grain handling
WASHINGTON, D.C., U.S. – U.S. lawmakers have reached an agreement to revise a portion of the new tax law that gave farmers an incentive to sell crops to cooperatives but not private or investor-owned grain handlers.

The tax law had an unintended consequence of creating inequity within the agricultural business community, lawmakers said. They have been working with stakeholders, the administration and commodity groups to find a solution that will level the playing field.

The provision, Section 199A, gave farmers a 20% deduction on payments for sales to farmer-owned cooperatives. This created an unintentional incentive, putting grain handlers such as Archer Daniels Midland Co., Bunge and Cargill at a disadvantage.

The new agreement has two fundamental objectives:

  • Replicate the tax benefits under the previous Section 199 of the tax code, as it existed prior to its repeal in the Tax Cuts and Jobs Act enacted on Dec. 23, 2017.
  • Restore the competitive landscape of the marketplace as it existed in December 2017 so that the tax code does not provide an incentive for farmers to do business with cooperatives or private/independent firms. 

National Grain and Feed Association (NGFA) President and Chief Executive Officer Randy Gordon said great care was taken by stakeholders to develop a concept that provides tax relief to farmers, as envisioned in the tax-reform law, while restoring to the maximum extent possible the competitive balance in the marketplace.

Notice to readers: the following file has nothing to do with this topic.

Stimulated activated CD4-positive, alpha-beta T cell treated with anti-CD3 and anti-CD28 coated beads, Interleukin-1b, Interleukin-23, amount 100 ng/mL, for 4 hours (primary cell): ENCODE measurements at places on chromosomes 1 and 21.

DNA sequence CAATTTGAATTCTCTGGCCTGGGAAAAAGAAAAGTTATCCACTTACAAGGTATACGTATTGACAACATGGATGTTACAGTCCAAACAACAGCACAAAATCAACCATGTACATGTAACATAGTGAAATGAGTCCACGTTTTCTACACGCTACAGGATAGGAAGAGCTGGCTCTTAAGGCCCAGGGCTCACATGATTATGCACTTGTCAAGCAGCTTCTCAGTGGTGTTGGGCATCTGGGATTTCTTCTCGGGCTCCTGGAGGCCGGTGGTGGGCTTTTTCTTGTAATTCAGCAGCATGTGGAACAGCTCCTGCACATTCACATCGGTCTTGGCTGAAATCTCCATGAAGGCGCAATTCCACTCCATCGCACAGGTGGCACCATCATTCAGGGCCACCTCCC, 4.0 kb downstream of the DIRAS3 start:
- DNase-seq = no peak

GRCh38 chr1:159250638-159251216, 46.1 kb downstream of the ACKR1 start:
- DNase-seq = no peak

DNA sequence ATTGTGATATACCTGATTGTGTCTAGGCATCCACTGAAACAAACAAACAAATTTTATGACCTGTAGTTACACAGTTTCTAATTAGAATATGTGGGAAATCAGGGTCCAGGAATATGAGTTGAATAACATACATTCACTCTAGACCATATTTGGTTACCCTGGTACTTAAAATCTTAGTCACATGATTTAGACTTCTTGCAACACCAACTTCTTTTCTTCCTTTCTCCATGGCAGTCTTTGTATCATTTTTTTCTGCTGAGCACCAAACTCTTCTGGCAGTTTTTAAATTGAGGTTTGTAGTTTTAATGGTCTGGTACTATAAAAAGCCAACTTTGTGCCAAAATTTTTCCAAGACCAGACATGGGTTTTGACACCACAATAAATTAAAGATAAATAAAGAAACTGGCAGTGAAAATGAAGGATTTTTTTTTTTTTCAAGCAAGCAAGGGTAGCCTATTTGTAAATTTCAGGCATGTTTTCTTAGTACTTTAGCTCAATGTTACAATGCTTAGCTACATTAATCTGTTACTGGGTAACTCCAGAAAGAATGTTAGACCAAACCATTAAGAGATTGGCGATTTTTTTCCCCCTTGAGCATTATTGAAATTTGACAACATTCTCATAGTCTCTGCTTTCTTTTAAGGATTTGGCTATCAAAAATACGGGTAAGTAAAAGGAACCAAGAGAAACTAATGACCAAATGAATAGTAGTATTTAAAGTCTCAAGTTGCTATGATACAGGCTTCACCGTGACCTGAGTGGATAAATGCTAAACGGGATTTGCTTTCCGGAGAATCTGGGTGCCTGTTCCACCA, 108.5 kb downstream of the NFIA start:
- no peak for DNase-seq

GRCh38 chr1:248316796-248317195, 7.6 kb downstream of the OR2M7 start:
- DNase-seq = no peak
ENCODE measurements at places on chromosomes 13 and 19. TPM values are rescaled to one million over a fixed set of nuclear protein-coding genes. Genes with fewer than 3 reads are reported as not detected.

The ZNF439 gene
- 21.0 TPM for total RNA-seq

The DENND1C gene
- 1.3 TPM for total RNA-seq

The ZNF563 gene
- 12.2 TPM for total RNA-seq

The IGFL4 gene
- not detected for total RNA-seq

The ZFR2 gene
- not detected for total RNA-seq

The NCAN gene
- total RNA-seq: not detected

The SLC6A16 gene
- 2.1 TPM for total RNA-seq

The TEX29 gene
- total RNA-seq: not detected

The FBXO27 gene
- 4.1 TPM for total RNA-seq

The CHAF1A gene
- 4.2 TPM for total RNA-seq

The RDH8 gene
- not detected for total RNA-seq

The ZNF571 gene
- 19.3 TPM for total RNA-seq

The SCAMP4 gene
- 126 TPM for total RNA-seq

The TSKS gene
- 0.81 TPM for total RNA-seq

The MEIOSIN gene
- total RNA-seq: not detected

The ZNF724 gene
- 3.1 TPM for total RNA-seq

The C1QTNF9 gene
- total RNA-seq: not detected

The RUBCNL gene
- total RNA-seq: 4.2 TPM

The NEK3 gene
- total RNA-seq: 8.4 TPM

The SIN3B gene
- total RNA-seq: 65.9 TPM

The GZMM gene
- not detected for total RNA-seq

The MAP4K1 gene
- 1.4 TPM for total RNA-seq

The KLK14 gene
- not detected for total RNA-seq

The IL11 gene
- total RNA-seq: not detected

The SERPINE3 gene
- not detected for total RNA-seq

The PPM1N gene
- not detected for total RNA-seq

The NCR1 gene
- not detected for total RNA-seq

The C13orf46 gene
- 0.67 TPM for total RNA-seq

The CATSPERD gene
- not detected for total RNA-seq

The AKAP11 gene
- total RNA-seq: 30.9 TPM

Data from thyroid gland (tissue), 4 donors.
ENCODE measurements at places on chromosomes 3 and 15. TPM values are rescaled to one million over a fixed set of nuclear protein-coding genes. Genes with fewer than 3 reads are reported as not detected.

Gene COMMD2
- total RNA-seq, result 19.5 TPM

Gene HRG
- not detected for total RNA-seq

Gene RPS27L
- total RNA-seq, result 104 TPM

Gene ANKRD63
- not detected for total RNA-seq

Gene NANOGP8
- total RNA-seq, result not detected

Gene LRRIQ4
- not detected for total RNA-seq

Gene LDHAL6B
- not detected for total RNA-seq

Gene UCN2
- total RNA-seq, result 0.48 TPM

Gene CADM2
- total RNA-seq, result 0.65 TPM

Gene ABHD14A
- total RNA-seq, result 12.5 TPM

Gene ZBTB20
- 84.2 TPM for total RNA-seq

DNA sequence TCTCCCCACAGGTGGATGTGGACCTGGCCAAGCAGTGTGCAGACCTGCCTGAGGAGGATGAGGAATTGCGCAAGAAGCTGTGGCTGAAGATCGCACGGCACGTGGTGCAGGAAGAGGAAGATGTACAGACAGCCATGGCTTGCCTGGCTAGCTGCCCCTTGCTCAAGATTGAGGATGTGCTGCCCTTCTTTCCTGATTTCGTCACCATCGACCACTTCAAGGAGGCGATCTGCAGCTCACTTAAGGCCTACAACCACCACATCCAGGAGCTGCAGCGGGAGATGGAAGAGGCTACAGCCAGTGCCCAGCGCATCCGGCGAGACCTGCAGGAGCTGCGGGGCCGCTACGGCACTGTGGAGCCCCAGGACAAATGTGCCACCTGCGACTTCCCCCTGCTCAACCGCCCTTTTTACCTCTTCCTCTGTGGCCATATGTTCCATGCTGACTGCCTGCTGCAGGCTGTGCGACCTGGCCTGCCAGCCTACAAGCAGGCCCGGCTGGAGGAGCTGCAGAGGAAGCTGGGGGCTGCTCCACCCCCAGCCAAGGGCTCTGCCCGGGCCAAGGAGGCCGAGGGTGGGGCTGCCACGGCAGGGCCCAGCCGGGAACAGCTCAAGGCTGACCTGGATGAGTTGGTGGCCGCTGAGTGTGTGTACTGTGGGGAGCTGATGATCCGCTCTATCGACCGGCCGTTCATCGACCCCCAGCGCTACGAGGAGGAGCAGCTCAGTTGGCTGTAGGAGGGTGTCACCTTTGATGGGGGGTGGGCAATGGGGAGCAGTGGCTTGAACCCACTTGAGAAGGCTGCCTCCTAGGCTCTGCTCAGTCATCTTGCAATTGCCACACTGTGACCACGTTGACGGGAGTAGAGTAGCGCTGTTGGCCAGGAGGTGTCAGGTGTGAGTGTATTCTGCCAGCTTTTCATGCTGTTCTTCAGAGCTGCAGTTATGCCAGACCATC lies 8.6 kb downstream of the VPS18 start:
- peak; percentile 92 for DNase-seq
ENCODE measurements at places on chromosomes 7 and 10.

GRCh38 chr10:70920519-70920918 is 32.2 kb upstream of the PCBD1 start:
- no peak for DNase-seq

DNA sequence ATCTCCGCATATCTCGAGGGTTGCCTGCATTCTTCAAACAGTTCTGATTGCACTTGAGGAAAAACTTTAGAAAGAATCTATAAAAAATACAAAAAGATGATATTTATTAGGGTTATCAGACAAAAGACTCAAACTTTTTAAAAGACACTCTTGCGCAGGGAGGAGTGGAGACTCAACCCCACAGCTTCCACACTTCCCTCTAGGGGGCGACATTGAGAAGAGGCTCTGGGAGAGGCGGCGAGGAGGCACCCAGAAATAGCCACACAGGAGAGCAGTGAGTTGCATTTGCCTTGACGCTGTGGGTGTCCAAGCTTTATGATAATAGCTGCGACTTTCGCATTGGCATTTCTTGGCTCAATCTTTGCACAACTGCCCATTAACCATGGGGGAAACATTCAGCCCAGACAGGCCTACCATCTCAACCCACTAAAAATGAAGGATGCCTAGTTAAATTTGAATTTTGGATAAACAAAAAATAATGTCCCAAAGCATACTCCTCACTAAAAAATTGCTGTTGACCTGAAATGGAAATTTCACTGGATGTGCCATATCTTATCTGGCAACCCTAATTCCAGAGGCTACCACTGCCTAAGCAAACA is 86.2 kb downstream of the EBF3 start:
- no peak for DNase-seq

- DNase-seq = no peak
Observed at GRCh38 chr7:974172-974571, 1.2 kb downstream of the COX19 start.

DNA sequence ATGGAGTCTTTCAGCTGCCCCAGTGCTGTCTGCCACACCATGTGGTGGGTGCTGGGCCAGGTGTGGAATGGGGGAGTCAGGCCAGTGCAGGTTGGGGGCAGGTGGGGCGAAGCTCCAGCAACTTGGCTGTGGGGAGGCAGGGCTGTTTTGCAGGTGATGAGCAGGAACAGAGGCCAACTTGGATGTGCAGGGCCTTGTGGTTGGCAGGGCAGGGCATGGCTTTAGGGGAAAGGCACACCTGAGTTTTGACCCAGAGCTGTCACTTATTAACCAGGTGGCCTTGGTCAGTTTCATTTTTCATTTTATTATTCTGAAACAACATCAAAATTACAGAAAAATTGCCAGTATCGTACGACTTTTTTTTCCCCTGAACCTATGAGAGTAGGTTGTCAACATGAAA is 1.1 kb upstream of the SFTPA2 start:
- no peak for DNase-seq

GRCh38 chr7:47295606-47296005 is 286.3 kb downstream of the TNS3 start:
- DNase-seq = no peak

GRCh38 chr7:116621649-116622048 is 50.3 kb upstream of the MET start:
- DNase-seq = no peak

President and Chief Executive Officer Randy Gordon
President and Chief Executive Officer Randy Gordon 

“Given the complexities of the issue and the different types and sizes of businesses, no legislation will ever be perfect for every income or business situation,” Gordon said.  “But the stakeholder concepts on which this legislative language is based have been analyzed and reanalyzed in excruciating detail by tax experts representing both cooperative and private/independent businesses, as well as Congressional tax staff experts. We believe the solution merits enactment so that competitive choices remain available to agricultural producers and the marketplace – not the tax code – determines with whom they do business.  We appreciate the commitment of members of Congress, Republicans and Democrats alike, to get it fixed.” 

The agreement is expected to be included in a spending bill that must be passed by the end of March.